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Re: [ontolog-forum] Ontology of Art

To: "[ontolog-forum] " <ontolog-forum@xxxxxxxxxxxxxxxx>
From: "Azamat" <abdoul@xxxxxxxxxxxxxx>
Date: Wed, 5 Sep 2007 22:59:05 +0300
Message-id: <003201c7eff7$3719d970$010aa8c0@homepc>

I see some misunderstanding with the structure and compass of semiotics and 
the role of the context in meaning.    (01)

As for the elements of semiotics and their relationships, I concur with John 
that no syntax, no semantics; no semantics, no pragmatics. Or, syntax 
generates meanings as much as meanings determine pragmatical things.
Let's take a provocative example of music proposed by Jerry. According to 
the new domain of cognitive neuroscience, the neurocognition of music, its 
processing (perception and production) by the human brain is done by the 
cognitive mechanisms in overlapping cerebral structures as involved in 
language (speech) perception and generation. There is nothing specific in 
processing musical syntax (regularities of tones) and musical semantics 
(sound patterns). For music, as a form of art, is auditory representation of 
reality by its special means and medium, or a system of signs (sounds, 
tones, notes, symbols) with assigned meanings, as any form of art.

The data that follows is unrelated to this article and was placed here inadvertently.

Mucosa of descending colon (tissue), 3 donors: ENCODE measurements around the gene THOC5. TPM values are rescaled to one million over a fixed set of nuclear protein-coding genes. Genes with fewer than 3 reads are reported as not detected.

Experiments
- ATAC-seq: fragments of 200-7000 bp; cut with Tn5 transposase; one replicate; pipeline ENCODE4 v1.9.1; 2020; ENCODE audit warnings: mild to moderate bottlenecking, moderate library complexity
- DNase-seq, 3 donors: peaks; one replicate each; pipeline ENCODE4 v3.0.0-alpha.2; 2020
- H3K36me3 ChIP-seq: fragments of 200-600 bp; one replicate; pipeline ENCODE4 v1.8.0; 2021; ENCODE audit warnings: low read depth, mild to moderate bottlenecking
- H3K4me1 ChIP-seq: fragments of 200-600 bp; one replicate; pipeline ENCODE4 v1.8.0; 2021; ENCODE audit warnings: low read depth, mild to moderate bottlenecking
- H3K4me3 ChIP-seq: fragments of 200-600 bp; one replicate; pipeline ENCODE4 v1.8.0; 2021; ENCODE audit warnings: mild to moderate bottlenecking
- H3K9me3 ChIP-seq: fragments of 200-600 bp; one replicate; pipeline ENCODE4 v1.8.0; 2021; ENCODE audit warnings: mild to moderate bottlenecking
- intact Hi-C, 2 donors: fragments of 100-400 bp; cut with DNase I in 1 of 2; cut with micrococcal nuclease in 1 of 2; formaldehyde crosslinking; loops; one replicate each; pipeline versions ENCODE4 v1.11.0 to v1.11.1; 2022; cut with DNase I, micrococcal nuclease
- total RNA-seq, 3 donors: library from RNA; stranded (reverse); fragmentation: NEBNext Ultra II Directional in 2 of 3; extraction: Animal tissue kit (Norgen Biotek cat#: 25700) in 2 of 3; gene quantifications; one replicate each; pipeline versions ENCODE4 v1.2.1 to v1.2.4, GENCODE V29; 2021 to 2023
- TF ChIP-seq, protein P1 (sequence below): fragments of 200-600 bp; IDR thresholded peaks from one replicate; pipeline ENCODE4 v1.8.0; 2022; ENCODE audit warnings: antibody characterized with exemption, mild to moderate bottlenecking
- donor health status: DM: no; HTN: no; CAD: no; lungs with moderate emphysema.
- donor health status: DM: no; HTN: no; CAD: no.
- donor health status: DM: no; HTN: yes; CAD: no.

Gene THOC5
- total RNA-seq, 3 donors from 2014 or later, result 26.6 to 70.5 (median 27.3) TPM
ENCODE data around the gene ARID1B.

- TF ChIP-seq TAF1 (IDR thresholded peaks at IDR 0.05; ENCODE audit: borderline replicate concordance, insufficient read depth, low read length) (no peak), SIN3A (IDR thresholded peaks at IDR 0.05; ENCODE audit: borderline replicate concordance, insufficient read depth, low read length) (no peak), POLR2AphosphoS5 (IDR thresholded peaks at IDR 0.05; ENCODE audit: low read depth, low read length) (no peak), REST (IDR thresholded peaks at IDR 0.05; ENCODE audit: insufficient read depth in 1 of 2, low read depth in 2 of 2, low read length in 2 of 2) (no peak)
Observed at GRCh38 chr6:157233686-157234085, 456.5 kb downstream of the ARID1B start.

Shortly, syntax (regularities of musical tones with their duration, melodic, 
rhythmic and metric and harmony) forms meaningful musical phrases 
(compositions), i.e. musical semantics. Now, as far as pragmatics consists 
in the way by which an agent assigns a significance to a sign (tone), its 
idiosyncratic interpretation or reading of musical meanings by the 
performer, creating a certain effect upon the audience, constitutes the 
pragmatic aspect. To adjust the topic to the subject of the forum, it would 
be good to discuss that issue in the wider context of the Ontology of Art, 
the reason why i allowed myself to change the name of the thread.    (02)

Re. Context, its role in semantics is undervalued by Pat. Since there is no 
meaning (intension or extension) without context, or universe of discourse, 
possible worlds, circumstances, formally presented as the linguistic context 
of use, or closed context (Boolean algebra), theory, or consistent theory, 
formal (mathematical or logical) or factual (historical, social, physical, 
etc).  We say the historical context, logical context, biological context, 
or ontological context. So, the full meaning (intension or extension) of any 
construct, or the significance of the symbolism of the construct, is always 
defined within a context. For the meaning of a construct is uncovered by 
examining its reference class (the totality of individuals) and the 
theoretical context (the totality of logical relatives of the construct in 
the context, a set of conceptions within the theory implying and implied by 
the construct).
Only one entity seems to be out of the context, the world itself, thus 
making the maximum context, covered by the universal ontology.    (03)